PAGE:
EcoSteward Conservation Program

The Contra Costa Resource Conservation District is proud to announce the creation of the new Ecosteward Conservation Program. A grant from the Department of Water Resources (DWR) jump-started this program to restore and maintain various DWR sites throughout the San Francisco Bay Delta. In addition, project tasks include revegetation, invasive weed control, resource mapping, and data collection.

Did you know there are over 300 species of invasive plants that threaten California's native flora? Contra Costa county's varied ecosystems contain a wealth of botanical diversity, but aggressive invasive plants such as Armenian blackberry, star thistle, and Arundo threaten to take over these native plant communities. The Ecostewards work to keep these non-native plant populations at bay by using a variety of maintenance methods.

View this slide gallery of our latest projects

Ecostewards

EcoStewards

A watershed can be small, such as a modest inland lake or a single county. Conversely, some watersheds encompass thousands of square miles and may contain streams, rivers, lakes, reservoirs, and underlying groundwater that are hundreds of miles inland. The largest watershed in the United States is the Mississippi River Watershed, which drains 1.15 million square miles from all or parts of 31 U.S. states and two Canadian provinces stretching from the Rockies to the Appalachians!

Water from hundreds, and often thousands, of creeks and streams flow from higher ground to rivers that eventually wind up in a larger waterbody. As the water flows, it often picks up pollutants, which may have sinister effects on the ecology of the watershed and, ultimately, on the reservoir, bay, or ocean where it ends up. Not all water flows directly to the sea, however. When rain falls on dry ground, it can soak into, or infiltrate, the ground. This groundwater remains in the soil, where it will eventually seep into the nearest stream. Some water infiltrates much deeper, into underground reservoirs called aquifers.

Daniel Correa

Ecosteward CONSERVATION Technician

908-367-0906
dcorrea@ccrcd.org

Daniel Correa

Skills: Knowledge of various invasive plant removal techniques, knowledge of plant monitoring techniques, experienced in water quality monitoring, community outreach and environmental education.

Fun Fact: Fluent in Spanish, used to live in New Jersey, completed two AmeriCorps service terms and I like to hike and explore new nature areas.

Dan Correa

Daniel grew up in New Jersey and just recently moved to California to work for the CCRCD as an EcoSteward Conservation Technician. He graduated from Stockton University with a B.A. in Environmental Studies and a minor in Latin American and Caribbean Studies. Since graduating from college, Dan has been  involved with numerous environmental restoration projects, environmental education, and community outreach. His previous working experiences includes interning at a USFW National Wildlife Refuge through an internship program with a non-profit organization called Hispanic Access Foundation. He has completed two Americorps term services: one as a New Jersey Watershed Ambassador in New Jersey and one as a Lead Wetland Restoration Technician with Truckee Meadows Park Foundation in Nevada. Dan's other areas of interest include water quality and stormwater management.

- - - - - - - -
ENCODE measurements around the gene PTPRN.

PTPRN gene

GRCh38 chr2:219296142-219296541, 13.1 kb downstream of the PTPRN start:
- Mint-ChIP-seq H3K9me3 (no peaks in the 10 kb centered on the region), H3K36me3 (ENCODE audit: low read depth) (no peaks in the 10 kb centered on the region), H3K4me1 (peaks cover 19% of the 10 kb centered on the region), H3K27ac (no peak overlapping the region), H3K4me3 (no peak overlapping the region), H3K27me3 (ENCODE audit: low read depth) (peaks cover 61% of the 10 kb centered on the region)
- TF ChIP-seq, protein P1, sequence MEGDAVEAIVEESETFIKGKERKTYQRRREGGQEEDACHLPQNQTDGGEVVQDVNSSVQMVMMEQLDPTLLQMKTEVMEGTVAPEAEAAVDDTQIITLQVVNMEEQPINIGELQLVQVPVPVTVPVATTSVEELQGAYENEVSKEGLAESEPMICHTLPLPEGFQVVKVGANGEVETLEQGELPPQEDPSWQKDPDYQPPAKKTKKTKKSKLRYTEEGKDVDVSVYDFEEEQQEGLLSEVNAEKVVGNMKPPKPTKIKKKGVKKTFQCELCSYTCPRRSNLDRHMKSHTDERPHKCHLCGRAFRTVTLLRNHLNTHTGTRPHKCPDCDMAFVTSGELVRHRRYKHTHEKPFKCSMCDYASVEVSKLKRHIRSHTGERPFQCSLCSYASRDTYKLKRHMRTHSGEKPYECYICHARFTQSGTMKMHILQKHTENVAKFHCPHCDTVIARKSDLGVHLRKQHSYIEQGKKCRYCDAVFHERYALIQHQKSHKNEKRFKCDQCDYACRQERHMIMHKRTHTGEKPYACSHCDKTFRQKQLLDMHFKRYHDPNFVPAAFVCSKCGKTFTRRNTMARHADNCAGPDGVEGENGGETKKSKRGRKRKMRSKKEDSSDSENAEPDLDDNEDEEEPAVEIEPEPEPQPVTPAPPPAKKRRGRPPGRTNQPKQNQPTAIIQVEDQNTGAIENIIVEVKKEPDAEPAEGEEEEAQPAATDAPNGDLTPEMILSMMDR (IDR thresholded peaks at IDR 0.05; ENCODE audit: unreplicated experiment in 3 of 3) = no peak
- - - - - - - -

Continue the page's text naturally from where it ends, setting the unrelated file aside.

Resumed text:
Evan Levy

Ecosteward CONSERVATION Technician

206-551-3443
elevy@ccrcd.org

Evan Levy

Skills: Plant identification, scientific plant monitoring, invasive plant removal, and writing.

Fun Fact: Keeps over 200 potted plants and 125+ species of plants in the relatively small garden of my rental house. It's packed!

Evan Levy

Evan is an avid birder, botanist, and hiker. Before joining the CCRCD, he worked as the foreman of a permaculture landscaping company, as an ecological consultant for public works projects in the East Bay, and as a Conservation and Land Management intern with the Bureau of Land Management in Alaska. Evan majored in  Organismal Biology and Ecology at Colorado College. Working with the Chicago Botanic Gardens, he wrote an extensive thesis based on his research on the floral preferences of native bees in Arizona. Evan wrote a research paper on how west African mangroves act as fish nurseries, and this paper was published in the scientific journal Regional Studies in Marine Science.

In the afternoons and on the weekends, Evan pursues his artistic interests of stained glass, ceramics, and the saxophone. Whenever possible, Evan chooses to ride his bike around town. After traveling a combined 10,000 miles from Maine to Seattle, across Alaska, and through much of Mexico on his bicycle, he has decided that two wheels are the most exciting way to travel.